Automation move is on the horizon for Armagh Observatory

Shane Kelly of Armagh Observatory pictured in 2013 with a sunshine recorder, a 19th century device which still performs accurately today.
Shane Kelly of Armagh Observatory pictured in 2013 with a sunshine recorder, a 19th century device which still performs accurately today.

One of the world’s longest-running manual weather observation centres is preparing to embrace a move towards automation.

For more than 200 years, daily weather readings have been manually recorded at Armagh Observatory in Northern Ireland.

Continuing the tradition over the past 18 years has been Shane Kelly, who has been taking readings at 9am every day at the observatory, including measuring the temperature and sunlight.

But the facility could soon take its first steps towards an automated measuring process.

Observatory director Michael Burton said the move was a “long term plan”.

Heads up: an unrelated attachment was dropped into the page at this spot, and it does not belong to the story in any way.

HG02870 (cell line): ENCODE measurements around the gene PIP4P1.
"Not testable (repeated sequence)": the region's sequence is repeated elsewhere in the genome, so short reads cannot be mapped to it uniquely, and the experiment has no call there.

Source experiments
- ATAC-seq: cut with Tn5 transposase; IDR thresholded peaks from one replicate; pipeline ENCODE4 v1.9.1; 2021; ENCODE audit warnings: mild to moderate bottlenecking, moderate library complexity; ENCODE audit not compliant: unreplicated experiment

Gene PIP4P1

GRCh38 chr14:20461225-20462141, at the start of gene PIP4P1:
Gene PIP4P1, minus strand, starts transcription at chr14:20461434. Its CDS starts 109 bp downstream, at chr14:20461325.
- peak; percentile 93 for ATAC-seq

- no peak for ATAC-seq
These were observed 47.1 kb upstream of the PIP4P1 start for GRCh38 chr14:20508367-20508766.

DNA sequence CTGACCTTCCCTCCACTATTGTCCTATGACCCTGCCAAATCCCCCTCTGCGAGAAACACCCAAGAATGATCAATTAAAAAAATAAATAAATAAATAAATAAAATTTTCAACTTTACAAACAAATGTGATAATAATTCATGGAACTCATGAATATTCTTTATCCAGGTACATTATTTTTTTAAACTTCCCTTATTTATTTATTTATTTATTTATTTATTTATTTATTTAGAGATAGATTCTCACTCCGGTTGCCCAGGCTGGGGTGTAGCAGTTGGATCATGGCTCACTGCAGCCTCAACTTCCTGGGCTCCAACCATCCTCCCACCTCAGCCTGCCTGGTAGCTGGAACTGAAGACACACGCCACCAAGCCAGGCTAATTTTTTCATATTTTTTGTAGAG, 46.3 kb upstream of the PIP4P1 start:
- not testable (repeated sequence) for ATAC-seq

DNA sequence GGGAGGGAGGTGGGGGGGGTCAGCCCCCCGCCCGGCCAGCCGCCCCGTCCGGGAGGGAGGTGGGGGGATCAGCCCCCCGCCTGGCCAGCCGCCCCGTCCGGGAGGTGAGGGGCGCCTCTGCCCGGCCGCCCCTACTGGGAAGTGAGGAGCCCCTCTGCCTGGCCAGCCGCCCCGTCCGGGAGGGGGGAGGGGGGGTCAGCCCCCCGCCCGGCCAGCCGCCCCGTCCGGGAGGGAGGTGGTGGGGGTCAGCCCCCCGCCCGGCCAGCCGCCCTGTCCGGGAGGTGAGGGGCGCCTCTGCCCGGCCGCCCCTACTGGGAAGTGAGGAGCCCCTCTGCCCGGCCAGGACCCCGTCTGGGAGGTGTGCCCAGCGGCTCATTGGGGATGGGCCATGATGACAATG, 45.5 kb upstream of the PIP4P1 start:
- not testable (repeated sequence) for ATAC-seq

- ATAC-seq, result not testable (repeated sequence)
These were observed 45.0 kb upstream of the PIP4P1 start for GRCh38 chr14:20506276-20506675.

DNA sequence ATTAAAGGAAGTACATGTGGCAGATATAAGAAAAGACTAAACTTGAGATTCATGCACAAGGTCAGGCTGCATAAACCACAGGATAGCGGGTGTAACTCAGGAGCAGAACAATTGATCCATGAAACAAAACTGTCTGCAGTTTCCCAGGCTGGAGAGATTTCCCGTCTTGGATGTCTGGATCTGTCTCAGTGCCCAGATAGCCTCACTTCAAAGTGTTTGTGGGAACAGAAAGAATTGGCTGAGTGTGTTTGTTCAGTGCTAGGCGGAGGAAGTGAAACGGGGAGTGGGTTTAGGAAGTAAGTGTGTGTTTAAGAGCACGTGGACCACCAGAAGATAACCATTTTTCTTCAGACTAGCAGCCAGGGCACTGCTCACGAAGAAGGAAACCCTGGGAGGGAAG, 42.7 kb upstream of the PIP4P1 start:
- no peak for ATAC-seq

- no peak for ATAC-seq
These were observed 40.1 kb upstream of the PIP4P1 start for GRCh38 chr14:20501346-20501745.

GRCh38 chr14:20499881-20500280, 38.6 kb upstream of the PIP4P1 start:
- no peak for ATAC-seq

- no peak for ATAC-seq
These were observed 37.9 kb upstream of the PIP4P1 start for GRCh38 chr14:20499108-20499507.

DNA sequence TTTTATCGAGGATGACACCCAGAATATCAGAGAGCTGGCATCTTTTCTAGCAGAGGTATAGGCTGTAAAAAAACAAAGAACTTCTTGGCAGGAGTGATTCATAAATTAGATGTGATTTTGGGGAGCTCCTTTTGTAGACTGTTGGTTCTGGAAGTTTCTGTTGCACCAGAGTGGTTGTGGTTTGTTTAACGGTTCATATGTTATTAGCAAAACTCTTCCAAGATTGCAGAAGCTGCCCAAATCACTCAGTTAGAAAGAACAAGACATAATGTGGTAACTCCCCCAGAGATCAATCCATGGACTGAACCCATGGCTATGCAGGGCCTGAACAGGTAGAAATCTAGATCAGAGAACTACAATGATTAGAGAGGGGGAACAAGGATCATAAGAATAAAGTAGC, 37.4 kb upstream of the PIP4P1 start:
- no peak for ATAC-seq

He added: “We have been measuring the weather for over 200 years on a daily basis, and we are very proud of this unique, unbroken record.

“We want to maintain the tradition of manual observations here for as long as possible.

“But automation has become the standard in weather observation and it has its advantages, such as being able to continually measure the weather rather than just once a day.”

However, Mr Burton stressed his hope that an automated weather station would run in tandem with the manual observations at the site.

He said the automatic station, would could cost in the region of £10k-£20k, would not be in place for at least another year.

Mr Burton added: “We will have to carry out fundraising to purchase the new equipment.

“We have been working in conjunction with the Met Office and taking their advice to ensure any equipment we purchase will be as reliable as possible.”